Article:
- Whether the company has recently made the news and, if so, why. Showing that you’re current on the happenings of the company shows a higher level of interest. It also helps you talk intelligently about issues of direct importance to the company.
- What it’s really like to work there. It always helps to know what past and current employees think about the company, and you can typically find this type of information on independent employee review websites like Glassdoor and Indeed. Pay attention to the pros and cons of working there in addition to any themes that seem to exist from one review to the next. Some may be posted by past disgruntled employees, but if a majority share one particular company trait, then it has a higher likelihood of being true.
Granted, it will take some time to come up with all of this information, but when your dream job is at stake, it is time well spent.
2. Practice, Practice, Practice
In an interview with Psychology Today, interview coach Barry Drexler says that when you’re faced with an upcoming interview, “you never want the answers you give to be the first time you’re thinking about them.” Instead, you’re better off practicing your interview answers beforehand with someone else so you know exactly what you want to say.
Of course, this requires having some basic idea of what types of questions will be asked. To this point, Drexler says that the questions you are most likely to face in an interview scenario usually fall into one of three categories:
- Behavioral – These are questions about your ambition, work ethic, honesty, integrity, ability to work as part of a team, and ability to multitask.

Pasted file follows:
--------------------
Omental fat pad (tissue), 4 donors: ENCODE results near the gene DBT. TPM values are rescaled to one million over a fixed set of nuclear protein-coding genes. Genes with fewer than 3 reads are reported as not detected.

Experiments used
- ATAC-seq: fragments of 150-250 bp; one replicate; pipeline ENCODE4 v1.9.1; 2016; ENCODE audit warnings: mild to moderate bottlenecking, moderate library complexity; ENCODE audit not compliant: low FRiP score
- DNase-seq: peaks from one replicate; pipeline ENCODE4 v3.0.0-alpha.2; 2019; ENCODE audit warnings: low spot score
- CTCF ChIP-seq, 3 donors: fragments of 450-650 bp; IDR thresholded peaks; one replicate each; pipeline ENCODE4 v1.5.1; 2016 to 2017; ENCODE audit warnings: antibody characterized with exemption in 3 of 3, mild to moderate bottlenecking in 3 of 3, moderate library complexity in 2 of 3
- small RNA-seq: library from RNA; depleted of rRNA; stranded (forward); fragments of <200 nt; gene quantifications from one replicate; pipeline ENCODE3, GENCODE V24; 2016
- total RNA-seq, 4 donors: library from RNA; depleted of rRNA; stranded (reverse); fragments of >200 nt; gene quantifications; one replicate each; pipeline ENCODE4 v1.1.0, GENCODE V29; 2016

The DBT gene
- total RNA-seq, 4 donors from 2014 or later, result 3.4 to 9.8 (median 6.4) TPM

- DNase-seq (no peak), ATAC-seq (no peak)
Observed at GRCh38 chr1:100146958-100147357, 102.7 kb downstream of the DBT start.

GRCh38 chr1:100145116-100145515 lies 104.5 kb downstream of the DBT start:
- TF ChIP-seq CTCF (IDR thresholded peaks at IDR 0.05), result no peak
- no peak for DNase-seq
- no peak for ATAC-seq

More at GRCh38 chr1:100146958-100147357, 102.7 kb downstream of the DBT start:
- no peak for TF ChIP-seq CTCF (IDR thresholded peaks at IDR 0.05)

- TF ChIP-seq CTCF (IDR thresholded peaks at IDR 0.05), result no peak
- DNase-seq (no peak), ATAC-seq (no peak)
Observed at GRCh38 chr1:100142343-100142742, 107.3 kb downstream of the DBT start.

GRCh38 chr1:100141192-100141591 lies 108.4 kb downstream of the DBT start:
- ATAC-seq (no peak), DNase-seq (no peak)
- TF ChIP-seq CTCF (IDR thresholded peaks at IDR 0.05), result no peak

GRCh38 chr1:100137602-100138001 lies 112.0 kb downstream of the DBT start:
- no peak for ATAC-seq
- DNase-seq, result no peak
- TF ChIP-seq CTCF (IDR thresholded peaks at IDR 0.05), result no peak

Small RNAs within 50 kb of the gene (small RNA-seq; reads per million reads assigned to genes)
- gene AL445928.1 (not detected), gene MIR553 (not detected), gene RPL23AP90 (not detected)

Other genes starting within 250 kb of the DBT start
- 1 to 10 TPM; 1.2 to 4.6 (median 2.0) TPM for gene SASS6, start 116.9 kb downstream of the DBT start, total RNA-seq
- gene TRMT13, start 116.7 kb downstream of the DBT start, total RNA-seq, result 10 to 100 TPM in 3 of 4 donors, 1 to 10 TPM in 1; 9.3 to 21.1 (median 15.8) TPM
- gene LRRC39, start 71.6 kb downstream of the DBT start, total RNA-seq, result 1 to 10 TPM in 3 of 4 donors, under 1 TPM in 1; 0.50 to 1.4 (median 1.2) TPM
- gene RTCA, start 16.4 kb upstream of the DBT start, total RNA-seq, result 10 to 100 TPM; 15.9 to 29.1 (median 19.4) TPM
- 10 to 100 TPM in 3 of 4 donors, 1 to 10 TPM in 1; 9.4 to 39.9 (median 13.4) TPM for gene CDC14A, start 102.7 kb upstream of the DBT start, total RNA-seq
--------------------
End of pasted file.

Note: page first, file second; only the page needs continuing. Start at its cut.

- Situational – These are hypothetical questions that typically center on how you would handle certain situations that could occur in that specific role.
- Frequently asked questions – These questions are commonly asked in the interview process, such as why you want to work for the company or where you see yourself in five years.
If you know someone who works in the human resources field, ask him or her to sit down with you and run you through a mock interview. This gets you more comfortable with the process and gives you the opportunity to receive valuable feedback from someone who interviews others for a living.
Alternatively, if you need a lot of work or are super nervous, you could hire an interview coach to make sure you’re adequately prepared. Ask around and see if someone you know has used one. Or, you can also do a local search on a review-based site like Yelp to see if there is a reputable interview professional in your area.
3. Arrive Early and Dressed Appropriately
Most people know to arrive on time for an interview for their dream job, but career coach Deborah Shane shares with Business Insider that you should actually aim to arrive early because “few things can shake you more than running late to an interview.” However, this doesn’t mean that you want to go inside and wait when you arrive, because this could put undue pressure on the person who’s interviewing you.